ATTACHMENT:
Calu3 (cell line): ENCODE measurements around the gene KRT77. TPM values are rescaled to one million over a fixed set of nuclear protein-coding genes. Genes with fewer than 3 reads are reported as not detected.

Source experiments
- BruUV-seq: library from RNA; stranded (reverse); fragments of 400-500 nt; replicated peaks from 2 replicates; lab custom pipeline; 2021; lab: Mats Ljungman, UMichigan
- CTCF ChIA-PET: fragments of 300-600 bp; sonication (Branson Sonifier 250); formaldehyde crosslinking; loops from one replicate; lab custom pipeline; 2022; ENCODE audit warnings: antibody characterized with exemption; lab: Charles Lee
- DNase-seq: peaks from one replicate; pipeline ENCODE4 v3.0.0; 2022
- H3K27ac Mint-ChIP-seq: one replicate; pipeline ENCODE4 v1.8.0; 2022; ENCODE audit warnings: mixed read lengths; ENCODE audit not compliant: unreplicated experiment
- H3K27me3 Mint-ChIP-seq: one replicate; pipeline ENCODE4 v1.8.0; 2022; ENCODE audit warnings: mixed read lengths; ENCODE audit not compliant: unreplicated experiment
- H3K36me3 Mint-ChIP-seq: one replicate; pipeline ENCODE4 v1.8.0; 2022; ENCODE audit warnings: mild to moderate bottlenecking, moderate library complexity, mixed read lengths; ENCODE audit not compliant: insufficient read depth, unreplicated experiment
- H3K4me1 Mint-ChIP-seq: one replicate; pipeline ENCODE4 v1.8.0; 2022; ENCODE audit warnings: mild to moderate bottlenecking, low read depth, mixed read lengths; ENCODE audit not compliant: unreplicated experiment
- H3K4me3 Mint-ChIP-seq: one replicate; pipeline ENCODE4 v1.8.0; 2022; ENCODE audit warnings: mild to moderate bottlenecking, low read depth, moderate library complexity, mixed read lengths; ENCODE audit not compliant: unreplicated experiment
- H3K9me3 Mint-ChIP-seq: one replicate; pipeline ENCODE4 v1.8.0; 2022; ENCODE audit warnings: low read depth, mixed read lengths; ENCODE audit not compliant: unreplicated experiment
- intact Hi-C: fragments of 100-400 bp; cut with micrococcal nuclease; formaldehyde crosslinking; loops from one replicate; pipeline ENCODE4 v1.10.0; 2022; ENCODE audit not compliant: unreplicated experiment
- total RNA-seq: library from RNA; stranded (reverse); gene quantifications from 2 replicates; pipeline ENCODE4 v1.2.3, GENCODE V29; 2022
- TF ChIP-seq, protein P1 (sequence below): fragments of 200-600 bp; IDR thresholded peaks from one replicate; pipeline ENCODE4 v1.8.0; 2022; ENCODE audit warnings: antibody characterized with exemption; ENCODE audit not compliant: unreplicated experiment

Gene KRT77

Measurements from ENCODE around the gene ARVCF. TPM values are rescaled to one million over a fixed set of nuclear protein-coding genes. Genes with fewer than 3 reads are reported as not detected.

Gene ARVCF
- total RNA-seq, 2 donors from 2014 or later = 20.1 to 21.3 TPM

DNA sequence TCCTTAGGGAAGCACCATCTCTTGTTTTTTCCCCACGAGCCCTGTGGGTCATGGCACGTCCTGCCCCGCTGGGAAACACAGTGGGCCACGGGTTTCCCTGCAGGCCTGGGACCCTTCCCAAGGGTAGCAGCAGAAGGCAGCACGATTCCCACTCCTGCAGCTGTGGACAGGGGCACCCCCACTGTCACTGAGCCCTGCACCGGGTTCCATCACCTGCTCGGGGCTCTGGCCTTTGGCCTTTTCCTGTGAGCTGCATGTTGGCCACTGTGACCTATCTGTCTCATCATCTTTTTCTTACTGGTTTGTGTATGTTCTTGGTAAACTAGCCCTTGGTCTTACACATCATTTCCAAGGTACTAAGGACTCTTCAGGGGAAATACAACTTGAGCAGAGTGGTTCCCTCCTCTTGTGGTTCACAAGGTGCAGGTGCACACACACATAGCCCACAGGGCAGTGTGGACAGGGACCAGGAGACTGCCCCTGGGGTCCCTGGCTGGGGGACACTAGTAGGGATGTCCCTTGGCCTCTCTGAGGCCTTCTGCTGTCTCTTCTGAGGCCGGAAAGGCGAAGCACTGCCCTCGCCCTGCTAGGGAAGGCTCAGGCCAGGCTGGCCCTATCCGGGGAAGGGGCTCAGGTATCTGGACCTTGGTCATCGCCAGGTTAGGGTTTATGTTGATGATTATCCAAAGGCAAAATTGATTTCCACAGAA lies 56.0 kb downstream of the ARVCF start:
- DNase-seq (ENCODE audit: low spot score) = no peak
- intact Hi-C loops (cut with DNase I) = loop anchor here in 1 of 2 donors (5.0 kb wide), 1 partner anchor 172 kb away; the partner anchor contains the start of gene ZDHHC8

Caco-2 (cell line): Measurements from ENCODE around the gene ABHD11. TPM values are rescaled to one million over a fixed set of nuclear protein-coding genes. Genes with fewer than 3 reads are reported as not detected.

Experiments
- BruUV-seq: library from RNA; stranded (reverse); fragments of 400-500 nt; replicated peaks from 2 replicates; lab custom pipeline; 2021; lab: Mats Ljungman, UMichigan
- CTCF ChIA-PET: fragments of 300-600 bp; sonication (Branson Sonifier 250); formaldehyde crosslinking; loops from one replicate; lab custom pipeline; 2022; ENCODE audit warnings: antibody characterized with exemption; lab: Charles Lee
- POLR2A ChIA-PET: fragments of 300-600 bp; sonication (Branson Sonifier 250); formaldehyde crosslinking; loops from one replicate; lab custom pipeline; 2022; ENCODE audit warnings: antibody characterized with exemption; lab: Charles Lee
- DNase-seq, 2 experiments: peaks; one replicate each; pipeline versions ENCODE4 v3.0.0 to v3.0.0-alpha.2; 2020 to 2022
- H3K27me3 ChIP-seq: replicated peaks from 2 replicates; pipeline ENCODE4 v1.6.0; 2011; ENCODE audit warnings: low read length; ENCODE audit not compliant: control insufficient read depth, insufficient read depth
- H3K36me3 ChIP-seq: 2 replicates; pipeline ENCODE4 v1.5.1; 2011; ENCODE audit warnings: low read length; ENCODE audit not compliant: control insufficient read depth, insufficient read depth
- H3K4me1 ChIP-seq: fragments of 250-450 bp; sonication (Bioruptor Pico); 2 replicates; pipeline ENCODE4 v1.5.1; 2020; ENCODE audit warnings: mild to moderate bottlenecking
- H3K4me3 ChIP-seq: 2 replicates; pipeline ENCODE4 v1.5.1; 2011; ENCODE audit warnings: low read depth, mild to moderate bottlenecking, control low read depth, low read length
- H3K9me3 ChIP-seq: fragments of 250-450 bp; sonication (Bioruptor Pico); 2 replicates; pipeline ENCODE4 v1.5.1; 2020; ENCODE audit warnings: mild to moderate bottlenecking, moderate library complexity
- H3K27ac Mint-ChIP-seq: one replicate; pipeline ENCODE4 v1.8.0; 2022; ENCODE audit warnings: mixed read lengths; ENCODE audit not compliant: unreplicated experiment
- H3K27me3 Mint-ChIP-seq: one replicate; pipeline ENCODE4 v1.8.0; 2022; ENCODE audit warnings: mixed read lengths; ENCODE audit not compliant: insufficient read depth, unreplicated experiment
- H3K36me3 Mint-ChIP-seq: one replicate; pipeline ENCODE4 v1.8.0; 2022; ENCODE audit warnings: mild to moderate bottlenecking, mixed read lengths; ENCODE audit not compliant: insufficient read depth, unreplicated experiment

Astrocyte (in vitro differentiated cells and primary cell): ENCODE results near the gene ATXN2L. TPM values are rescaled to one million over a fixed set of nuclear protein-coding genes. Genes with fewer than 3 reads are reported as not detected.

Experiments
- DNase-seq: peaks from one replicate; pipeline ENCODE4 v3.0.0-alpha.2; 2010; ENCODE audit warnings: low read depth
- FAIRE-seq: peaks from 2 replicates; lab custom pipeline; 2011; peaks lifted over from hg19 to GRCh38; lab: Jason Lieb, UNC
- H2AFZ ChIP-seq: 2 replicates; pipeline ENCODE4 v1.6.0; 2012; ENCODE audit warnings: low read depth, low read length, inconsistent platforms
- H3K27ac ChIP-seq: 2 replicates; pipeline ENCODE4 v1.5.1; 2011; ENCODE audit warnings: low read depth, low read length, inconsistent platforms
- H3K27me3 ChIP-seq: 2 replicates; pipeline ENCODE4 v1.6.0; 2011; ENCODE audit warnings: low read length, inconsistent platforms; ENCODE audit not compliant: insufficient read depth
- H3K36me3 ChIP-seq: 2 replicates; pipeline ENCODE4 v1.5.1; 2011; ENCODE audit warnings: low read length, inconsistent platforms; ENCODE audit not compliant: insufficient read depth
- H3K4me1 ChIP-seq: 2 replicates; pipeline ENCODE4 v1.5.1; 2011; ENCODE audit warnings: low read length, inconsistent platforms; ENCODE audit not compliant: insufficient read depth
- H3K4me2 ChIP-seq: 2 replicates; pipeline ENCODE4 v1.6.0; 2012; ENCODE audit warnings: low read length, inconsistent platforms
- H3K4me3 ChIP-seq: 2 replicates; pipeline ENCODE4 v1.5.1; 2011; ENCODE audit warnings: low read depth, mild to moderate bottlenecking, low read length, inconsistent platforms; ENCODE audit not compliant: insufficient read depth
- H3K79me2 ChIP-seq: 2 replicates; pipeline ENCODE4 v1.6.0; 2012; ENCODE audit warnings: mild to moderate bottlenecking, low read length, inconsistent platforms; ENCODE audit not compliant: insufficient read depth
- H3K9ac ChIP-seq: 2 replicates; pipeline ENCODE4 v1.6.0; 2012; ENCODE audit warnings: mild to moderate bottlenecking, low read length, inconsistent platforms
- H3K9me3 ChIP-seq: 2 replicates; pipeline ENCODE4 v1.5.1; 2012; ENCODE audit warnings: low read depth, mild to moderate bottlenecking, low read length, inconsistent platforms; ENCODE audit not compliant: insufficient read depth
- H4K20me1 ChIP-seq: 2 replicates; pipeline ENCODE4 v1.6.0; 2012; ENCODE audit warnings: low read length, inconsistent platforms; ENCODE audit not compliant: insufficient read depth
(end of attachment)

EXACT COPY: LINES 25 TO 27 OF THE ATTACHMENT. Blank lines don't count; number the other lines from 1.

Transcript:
- CTCF ChIA-PET: fragments of 300-600 bp; sonication (Branson Sonifier 250); formaldehyde crosslinking; loops from one replicate; lab custom pipeline; 2022; ENCODE audit warnings: antibody characterized with exemption; lab: Charles Lee
- POLR2A ChIA-PET: fragments of 300-600 bp; sonication (Branson Sonifier 250); formaldehyde crosslinking; loops from one replicate; lab custom pipeline; 2022; ENCODE audit warnings: antibody characterized with exemption; lab: Charles Lee
- DNase-seq, 2 experiments: peaks; one replicate each; pipeline versions ENCODE4 v3.0.0 to v3.0.0-alpha.2; 2020 to 2022